How to get onto an apprenticeship programme: BluLever’s Classroom system
By Eamonn Ryan
Imagine if students were trained with skills that industry needs. Step into the future for a minute. BluLever’s three-year apprenticeship offers them a world class education that, upon graduation, ensures they have the skills that industry needs. Graduates work in the industry throughout their apprenticeship, so by the time they graduate, they know the industry and know how to be successful in it.
Jess Roussos, co-founder of BluLever Education, at a Impact Expo hosted on 4 February, explained the process: “Once a candidate has been selected on to BluLever’s three-year apprenticeship programme, the process is highly structured. The first year commences with a two-month leadership camp, which whittles down 40 candidates to 30 (often through self-attrition as candidates who nonetheless made it through the rigorous selection process, still find it is not for them).
“In the case of candidates whom it turns out are not quite ready, we give them feedback and the ability to correct those weaknesses and apply again the next year. Most find that even after the Leadership Base Camp, their capabilities and potential is already enhanced. We had one candidate whose reading and writing skills were not quite sufficient for the learning programme. We gave him a selection of courses to do which would remedy the problem and make him eligible for the next cohort.”
Each year consists of a three-month classroom semester, which despite the name consists of a great deal of workshop technical practicals, followed by nine months of on-the-job experience with a trade firm – one which is most likely to ultimately employ the candidate. For the moment, BlueLever is only conducting a plumbing artisanship though with plans to broaden to other trades in the future. The third year is slightly different in that there is a final month in the classroom at the end of the year to ensure candidates are fully prepared for the trade test.
The only academic prerequisite is for candidates to have Grade 10 maths – all the other criteria look at their personal characteristics and aptitude. In the classroom, the period is broken up into units, each of which has a themed module. Apprentices are kept digitally connected throughout their work periods to the programme as well as to each other. There are also occasional workshops where candidates are called back to campus, or for refreshers.
For companies that take on one or more of the apprentices, they are required to elect an individual who will themselves be put through a training two-day programme on how to manage and mentor the candidates. The idea is that employers are capacitated to be repeat employers of the candidates.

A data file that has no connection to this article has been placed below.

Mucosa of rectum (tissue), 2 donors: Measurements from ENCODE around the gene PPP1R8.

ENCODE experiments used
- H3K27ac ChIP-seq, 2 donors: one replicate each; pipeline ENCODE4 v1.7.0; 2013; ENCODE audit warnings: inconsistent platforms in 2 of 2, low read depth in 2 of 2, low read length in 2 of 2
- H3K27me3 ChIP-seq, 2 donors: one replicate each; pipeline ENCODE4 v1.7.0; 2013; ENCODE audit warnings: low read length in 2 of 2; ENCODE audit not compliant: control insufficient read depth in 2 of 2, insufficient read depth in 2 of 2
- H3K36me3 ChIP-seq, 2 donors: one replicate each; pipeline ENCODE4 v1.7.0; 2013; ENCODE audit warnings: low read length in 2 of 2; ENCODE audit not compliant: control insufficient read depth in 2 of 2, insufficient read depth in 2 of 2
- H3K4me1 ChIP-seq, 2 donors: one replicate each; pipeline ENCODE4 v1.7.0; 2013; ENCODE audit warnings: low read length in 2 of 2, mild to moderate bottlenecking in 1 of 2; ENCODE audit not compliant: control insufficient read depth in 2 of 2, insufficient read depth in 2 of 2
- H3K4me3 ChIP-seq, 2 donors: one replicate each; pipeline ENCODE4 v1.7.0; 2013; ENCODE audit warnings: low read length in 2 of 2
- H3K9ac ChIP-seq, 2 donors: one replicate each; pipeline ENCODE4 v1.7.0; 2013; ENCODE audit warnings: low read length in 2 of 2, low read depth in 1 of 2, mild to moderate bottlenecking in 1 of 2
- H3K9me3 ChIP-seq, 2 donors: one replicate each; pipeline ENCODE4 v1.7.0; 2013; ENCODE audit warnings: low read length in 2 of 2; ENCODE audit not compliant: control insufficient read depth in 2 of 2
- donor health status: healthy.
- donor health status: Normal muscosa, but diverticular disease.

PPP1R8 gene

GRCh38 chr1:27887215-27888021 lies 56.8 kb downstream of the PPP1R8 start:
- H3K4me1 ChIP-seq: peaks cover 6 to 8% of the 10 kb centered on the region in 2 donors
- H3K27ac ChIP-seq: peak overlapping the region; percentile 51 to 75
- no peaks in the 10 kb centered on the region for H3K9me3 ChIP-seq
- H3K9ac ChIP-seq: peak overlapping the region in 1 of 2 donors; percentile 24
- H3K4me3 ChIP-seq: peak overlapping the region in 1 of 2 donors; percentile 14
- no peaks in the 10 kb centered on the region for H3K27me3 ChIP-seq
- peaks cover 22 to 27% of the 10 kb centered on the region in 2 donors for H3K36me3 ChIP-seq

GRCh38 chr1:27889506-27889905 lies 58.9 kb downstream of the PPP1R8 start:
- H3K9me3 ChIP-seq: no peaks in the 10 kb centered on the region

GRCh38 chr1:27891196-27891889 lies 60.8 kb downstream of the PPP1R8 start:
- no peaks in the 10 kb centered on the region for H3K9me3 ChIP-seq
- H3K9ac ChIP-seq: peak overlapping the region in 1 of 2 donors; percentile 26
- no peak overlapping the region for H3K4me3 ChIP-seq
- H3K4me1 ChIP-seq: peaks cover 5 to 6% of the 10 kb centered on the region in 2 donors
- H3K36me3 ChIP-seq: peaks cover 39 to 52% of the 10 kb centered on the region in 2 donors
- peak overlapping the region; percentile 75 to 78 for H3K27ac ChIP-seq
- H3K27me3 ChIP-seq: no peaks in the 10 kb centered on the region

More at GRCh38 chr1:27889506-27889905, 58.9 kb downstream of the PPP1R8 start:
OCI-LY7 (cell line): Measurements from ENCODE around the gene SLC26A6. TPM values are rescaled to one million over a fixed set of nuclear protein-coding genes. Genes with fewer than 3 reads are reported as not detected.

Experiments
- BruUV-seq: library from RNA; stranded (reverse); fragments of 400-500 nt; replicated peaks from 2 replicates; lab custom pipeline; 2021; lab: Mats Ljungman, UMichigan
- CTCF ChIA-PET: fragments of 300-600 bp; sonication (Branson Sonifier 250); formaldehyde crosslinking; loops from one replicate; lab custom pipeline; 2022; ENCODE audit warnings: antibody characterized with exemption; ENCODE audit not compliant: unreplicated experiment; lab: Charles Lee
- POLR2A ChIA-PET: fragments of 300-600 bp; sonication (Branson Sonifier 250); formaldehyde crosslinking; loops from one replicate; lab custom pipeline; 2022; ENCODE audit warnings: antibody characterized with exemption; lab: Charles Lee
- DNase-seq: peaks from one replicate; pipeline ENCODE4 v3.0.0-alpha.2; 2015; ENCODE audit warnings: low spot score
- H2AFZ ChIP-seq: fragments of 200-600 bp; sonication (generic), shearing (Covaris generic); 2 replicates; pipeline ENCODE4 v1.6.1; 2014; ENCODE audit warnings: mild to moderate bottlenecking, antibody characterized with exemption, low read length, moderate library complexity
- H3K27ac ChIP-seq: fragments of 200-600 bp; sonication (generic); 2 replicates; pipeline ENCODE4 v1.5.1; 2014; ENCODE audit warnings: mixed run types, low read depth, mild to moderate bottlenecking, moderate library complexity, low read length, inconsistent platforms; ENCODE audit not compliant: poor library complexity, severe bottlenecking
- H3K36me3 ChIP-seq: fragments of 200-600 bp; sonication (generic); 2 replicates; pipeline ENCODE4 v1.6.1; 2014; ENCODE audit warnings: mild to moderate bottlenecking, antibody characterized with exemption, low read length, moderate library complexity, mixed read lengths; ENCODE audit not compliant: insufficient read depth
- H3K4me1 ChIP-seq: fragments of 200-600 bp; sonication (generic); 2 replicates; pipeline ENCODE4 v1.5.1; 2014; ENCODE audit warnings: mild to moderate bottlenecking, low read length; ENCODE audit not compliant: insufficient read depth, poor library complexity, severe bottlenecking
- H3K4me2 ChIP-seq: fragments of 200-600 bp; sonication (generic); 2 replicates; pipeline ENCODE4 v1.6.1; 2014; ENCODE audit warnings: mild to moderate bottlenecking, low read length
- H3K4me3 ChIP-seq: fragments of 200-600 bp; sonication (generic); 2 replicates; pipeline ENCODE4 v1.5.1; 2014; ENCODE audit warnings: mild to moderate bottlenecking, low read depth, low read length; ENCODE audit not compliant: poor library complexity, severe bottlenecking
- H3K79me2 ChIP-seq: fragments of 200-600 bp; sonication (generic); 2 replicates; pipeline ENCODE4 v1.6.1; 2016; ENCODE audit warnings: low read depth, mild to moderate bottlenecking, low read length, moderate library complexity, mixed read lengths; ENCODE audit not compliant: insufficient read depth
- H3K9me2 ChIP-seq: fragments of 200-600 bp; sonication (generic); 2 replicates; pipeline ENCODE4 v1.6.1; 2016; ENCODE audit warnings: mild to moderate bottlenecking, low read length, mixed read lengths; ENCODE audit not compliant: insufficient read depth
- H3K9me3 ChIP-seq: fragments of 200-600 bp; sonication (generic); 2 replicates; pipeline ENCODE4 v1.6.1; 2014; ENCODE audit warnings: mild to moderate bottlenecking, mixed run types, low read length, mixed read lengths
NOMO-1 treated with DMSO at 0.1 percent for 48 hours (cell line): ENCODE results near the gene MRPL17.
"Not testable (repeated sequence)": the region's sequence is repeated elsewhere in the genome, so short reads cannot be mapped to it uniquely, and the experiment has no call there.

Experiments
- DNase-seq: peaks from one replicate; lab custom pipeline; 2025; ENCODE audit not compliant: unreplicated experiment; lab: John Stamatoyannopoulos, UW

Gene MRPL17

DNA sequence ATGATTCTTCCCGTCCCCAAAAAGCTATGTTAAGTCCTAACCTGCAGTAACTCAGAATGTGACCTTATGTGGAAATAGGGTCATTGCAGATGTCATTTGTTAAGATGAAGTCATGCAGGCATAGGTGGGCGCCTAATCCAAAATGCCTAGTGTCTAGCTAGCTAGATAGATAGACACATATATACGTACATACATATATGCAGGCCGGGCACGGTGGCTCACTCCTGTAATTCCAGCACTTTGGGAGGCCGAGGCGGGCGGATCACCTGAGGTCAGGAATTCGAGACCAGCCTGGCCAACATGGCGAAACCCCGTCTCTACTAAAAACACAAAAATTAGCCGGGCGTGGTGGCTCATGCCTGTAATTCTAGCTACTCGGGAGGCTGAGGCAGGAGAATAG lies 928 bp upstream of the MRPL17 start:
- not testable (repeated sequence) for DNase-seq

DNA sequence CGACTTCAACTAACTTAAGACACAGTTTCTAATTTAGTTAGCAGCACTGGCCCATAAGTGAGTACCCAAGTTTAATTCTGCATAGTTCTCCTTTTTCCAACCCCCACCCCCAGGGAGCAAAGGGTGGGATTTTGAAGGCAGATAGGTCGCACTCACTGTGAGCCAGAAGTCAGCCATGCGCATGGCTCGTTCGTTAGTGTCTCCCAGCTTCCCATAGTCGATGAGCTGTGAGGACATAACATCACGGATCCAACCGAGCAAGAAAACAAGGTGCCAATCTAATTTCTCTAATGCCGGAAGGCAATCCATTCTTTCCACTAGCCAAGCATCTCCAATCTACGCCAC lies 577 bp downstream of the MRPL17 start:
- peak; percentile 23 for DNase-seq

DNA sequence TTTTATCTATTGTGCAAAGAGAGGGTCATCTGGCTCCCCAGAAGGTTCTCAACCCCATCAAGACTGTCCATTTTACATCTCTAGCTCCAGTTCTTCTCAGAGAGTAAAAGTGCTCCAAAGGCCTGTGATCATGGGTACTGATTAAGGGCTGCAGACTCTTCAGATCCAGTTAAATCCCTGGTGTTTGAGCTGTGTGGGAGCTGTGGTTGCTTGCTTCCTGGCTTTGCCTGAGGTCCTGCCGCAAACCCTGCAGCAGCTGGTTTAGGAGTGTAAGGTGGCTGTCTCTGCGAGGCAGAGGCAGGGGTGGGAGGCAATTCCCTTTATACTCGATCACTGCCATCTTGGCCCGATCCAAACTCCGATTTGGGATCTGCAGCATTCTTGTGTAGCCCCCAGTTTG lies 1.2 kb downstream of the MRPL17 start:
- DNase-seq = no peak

“We prefer candidates to stay with the same employer for the three years because they typically get employed at the end and so we want them to build a relationship and have a connection with the firm. There are two circumstances in which that doesn’t happen. Firstly, sometimes it is not viable for the business – something may change in the business to say they cannot keep the apprentice. Secondly, if a plumbing firm is too specialised – for instance on maintenance plumbing and geysers – then there is a need to rotate the apprentice to get the full range of experience,” says Roussos.
However, even before the technical components of the course, apprentices are put through some of the basics of life communication skills and interpersonal skills such as relationship building. These consist of scenario-based discussions. Even though they are only learning the technical skills at this point, they also are introduced from the outset to entrepreneurial thinking as they will one day be running their own business. This sets a positive and growth mindset for apprentices that they are capable of being a business owner one day, regarding being proactive and conscious of their social responsibility when the day comes when they are fully-fledged artisans and have an enhanced role in society.
Adam Collier, co-founders: BluLever Education, adds: “The curriculum also covers project management and operations from the first year, themes which become more focused in the third year. This looks at managing by value, and how the individual can add value to a team, prioritisation and completing jobs. These are skills for running a business which can still be used on an individual level, for navigating complex problems. A typical novice might think they’re prepared for work if they have their toolbox, without thinking of whether they’re well rested. washed and have lunch for the day.
“The actual trade (so far, only plumbing) component of the first year covers the theory and practical sides, starting initially with just theory on SANS codes, health & safety and knowing their tools. The second year is more about applying them. From the outset they learn practical skills like threading and joining which is of immediate use in the workplace to employers. In the first year they learn to do an installation from beginning to end, such as a basin, toilet and a geyser both vertical and horizontal. The idea is to get experience rather than do a perfect job initially.”